The patent eligibility of bioprinted products and processes has not been squarely addressed by the legislature or tested in courts. Arlene Chow and Nitya Anand explain what could be done in the future in this article, first published in issue #35 of IPPro Patents.
The medical industry is undergoing a radical transformation, thanks to recent advances in 3D (otherwise known as additive) printing. 3D printing creates three dimensional objects by building up layers of material. A commonly-used analogy is the building of a structure with layer upon layer of lego bricks. Bioprinting, in turn, takes the basic premise of 3D printing and applies it in the context of human cells and tissues—one of bioprinting’s most dramatic applications is the layered printing of living cells to form a 3D organ structure.
The hope is that such 3D printed organs can sidestep rejection (a major concern for organ transplants) and function as well as the original organ within a human. As with many cutting edge technologies, it is unclear whether innovators in this space can adequately protect their inventions with patents and more specifically, whether certain bioprinting products and processes are even eligible for protection.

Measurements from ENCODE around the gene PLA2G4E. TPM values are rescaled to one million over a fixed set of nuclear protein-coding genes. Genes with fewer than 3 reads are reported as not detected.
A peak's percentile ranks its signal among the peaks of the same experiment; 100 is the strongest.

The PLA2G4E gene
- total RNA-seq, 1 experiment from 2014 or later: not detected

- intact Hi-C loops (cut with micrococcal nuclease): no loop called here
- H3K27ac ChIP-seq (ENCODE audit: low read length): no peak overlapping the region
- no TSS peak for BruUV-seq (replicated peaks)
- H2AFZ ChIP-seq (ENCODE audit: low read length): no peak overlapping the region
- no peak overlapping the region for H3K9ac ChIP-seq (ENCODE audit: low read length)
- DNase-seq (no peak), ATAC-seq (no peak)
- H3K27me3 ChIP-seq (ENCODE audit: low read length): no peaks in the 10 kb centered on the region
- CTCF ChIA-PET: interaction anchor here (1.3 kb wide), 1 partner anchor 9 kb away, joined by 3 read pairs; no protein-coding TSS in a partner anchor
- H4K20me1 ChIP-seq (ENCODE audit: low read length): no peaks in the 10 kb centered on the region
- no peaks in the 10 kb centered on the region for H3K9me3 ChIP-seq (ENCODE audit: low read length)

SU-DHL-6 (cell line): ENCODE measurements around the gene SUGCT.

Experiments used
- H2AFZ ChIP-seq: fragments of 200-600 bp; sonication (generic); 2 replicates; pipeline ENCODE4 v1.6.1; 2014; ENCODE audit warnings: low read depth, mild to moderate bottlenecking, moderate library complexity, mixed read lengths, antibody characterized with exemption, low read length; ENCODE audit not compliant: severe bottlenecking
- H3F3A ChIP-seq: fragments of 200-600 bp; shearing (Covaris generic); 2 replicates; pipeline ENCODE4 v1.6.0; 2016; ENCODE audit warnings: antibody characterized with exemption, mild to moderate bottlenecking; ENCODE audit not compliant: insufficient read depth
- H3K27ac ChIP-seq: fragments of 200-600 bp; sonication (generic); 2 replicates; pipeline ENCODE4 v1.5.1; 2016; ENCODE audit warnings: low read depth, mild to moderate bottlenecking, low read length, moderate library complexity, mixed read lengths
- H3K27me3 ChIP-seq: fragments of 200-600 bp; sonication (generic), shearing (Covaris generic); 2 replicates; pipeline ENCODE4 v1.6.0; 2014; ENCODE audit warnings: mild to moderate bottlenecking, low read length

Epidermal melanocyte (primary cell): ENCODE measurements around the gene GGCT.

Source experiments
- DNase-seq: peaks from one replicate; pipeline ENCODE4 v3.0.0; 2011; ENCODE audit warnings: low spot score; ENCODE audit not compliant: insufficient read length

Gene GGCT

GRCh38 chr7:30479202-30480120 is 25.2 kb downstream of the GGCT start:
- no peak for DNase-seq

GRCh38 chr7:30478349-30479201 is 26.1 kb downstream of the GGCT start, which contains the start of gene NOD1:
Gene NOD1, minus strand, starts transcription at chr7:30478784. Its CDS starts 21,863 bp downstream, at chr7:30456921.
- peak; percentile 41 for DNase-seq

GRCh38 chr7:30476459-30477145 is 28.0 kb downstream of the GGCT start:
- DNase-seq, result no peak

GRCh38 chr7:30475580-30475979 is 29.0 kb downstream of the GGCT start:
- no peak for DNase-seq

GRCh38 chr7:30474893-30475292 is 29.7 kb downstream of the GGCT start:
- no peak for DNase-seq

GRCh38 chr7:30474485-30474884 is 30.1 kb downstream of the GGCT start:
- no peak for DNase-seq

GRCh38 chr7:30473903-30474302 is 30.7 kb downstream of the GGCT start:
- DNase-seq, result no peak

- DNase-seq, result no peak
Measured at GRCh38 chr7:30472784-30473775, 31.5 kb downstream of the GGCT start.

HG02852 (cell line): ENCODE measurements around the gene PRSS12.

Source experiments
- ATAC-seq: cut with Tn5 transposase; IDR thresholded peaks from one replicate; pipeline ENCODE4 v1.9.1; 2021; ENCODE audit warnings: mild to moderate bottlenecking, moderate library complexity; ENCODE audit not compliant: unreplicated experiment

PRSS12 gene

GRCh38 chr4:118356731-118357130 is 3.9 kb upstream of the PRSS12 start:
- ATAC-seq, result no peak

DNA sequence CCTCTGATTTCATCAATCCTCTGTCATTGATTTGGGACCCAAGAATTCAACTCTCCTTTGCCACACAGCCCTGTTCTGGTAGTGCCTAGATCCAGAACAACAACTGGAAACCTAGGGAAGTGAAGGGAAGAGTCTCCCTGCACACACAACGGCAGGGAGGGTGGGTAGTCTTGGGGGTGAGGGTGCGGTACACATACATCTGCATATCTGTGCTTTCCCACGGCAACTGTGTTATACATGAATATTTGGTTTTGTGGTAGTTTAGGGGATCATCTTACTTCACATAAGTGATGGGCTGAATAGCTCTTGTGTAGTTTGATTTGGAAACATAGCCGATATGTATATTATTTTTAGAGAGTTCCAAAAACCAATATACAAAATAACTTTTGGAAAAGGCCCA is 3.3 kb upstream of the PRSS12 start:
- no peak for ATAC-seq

“There is no legislative guidance on the undefined terms ‘directed to’ and ‘human organism’. This vague wording could negatively affect the patent eligibility of bioprinting innovations” Arlene Chow
“Innovators should capture their inventions with a wide variety of patent claims, framed to emphasise the manmade and non-naturally occurring aspects of this cutting edge technology” Nitya Anand
The current patent eligibility framework… Read the full article